Our report on the expected employment projections to the year 2022, which is only eight years away, as they relate to staffing services to assist you in planning for the future. Given the highly analytical nature of our readers and followers, this brief, eight-page report is light on words but heavy on tables and charts. And because we know you are a busy executive, you don't even have to go to the additional step of requesting this gratis and valuable report from us. Just directly download it from here.
Looking for more? Check out our podcasts!
Podcasts of the current employment situation will be available by 4:00 p.m. ET, Thursday, July 3rd. The video podcast, which you can start and stop to study the tables and graphs as well as replay individual sections, includes additional data and information. Watch the video version here or just listen to the audio version here (no special hardware or software required), which also can be downloaded to an iPod or any smartphone.
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February 2015 Employment Report
The unemployment rate dropped 0.2 percentage points to 5.5 percent for February. It has not been down to the level since May-June 2008. The drop in February was due to some relatively large movements in the unemployment rate's underlying components. More details in the "Household Survey" section at the bottom of this box.
From the other side of the monthly employment situation, job growth was strong at 295,000 more nonfarm jobs, which was better than the growth of 239,000 in January and clearly a big improvement from a year earlier when this metric only increased by 188,000 in February 2014.
Total private-sector jobs grew by 288,000 in February 2015, which stronger than January's 237,000 increase as well as February 2014's gain of 175,000.
The private Goods-producing sector grew by only 29,000 jobs in February compared to growth of 64,000 in January, and also far off from one year ago (February 2014) when it grew by 47,000.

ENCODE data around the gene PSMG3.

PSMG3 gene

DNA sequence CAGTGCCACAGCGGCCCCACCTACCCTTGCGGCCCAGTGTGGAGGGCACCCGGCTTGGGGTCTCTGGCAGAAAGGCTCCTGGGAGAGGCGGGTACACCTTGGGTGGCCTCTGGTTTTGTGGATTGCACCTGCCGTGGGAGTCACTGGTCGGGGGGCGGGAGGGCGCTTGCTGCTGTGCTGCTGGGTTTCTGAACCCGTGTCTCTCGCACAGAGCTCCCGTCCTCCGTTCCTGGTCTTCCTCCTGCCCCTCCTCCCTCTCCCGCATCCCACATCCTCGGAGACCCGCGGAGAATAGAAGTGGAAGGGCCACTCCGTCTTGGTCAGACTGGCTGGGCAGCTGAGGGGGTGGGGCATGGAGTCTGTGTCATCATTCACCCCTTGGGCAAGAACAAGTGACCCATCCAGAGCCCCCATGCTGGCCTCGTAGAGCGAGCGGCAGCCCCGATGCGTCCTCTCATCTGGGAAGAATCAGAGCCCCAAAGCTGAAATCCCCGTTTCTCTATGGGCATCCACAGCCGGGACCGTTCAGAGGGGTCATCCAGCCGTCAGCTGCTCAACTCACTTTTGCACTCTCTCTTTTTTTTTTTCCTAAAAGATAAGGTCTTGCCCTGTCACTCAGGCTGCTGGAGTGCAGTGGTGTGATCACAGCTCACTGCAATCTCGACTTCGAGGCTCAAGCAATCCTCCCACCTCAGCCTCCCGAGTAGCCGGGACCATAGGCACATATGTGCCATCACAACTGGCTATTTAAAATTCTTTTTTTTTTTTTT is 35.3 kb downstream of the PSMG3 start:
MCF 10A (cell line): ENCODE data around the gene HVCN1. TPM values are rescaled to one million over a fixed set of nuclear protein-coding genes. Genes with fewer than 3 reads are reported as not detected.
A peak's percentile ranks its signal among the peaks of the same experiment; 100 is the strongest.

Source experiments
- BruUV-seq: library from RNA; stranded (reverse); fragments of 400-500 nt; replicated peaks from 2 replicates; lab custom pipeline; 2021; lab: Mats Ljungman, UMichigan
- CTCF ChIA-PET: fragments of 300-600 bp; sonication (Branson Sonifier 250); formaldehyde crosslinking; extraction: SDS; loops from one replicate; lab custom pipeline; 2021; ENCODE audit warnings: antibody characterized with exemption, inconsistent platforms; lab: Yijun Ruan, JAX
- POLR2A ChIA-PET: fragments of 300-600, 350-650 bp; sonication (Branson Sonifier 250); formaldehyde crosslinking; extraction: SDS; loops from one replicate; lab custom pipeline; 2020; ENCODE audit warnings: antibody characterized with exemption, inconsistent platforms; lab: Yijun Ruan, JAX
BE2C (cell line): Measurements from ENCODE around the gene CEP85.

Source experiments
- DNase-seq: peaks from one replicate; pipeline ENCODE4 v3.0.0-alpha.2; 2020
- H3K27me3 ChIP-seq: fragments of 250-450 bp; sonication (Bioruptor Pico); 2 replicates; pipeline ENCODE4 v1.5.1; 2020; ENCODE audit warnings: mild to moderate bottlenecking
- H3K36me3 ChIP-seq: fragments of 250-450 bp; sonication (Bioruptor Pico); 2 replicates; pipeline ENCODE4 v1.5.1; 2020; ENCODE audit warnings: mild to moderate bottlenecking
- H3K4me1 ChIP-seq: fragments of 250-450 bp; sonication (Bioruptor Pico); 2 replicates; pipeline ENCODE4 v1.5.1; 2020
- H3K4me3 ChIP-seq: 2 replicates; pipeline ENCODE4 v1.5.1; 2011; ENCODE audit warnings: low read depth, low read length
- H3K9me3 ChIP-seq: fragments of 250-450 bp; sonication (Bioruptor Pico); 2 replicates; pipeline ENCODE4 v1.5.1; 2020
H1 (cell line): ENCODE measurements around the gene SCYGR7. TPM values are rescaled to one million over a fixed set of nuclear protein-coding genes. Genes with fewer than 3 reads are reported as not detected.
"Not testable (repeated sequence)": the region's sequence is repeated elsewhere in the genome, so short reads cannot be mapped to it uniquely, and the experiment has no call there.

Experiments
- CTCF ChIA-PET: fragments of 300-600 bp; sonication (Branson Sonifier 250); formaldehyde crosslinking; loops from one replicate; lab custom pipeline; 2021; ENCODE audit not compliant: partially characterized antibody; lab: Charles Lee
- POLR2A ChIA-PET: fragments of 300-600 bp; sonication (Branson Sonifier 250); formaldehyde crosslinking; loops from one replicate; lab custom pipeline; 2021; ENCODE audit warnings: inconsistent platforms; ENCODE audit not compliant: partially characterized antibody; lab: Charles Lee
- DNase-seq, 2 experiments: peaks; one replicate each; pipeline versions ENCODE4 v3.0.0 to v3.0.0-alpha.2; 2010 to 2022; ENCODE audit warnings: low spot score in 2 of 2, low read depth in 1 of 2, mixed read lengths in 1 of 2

The private Service-providing sector added 259,000 more jobs in February, which was markedly better than January's growth of 173,000 and double of one year ago, February 2014, when it added only 128,000.
The total number of Government jobs wasup by 7,000. The federal government did nothing (there's a political joke in this datum point somewhere, but we are simply reporting this development in terms of new jobs); State government increased by 3,000 jobs; and Local government added 4,000 jobs.
Temporary Help Services Roundup
The February performance for temporary help performance can be summed up in two words and they would be "not good."
InFebruary, temporary help services lost ground for the second month with a sequential decline of 7,800 jobs to 2,861,700, which was a decrease of 0.3 percent from January but maintained year-on-year growth of 5.2 percent from February 2014.
From 2010 to 2014, inclusive, February's temporary help jobs number has been better than January's, so the decline in February 2015 is a bit of a concern.
The only marginally better news is that February 2015 was an improvement from January's performance. In January, THS was down 13,800 jobs (revised) with a sequential decrease of 0.5 percent and year-on-year growth of 6.2 percent.
The good news was that, although temporary help service's market share -- that is its portion of all jobs -- dropped to 2.01 percent in February from January's 2.02 percent, it is still higher than one year ago, in February 2014, it was 1.96 percent.
For a chart of temporary help's growth from January 1991 to February 2015 and comparing its trend to total employment, click here.
(if the chartis unclear, click on it to open in a browser window)
February's 5.5 percent unemployment rate was 0.2 percent lower than January's figure, but as mentioned earlier, this was due to some relatively large movements in the unemployment rate's underlying components.
In fact, there were only 96,000 more employed persons in February while there were 274,000 fewer unemployed persons and the number of people no longer in the workforce increased by 354,000. In other words, because a whole lot fewer people were unemployed -- and a whole lot more not considered as in the labor force -- the unemployment rate declined by 0.2 percentage points despite there being only a fairly small number of newly employed persons.
The employment-to-population ratio was 59.3 percent in February and up from 58.8 percent a year earlier. The labor force participation rate incrementally declined to 62.8 percent in February from January's 62.9 percent and also lower from a year ago, in February 2014, when it was 63.0. The number of discouraged workers continued to decline with only 732,000 of them compared to 755,000 a year earlier in February 2014.
NEXT EMPLOYMENT REPORT --FRIDAY, APRIL 3, 2015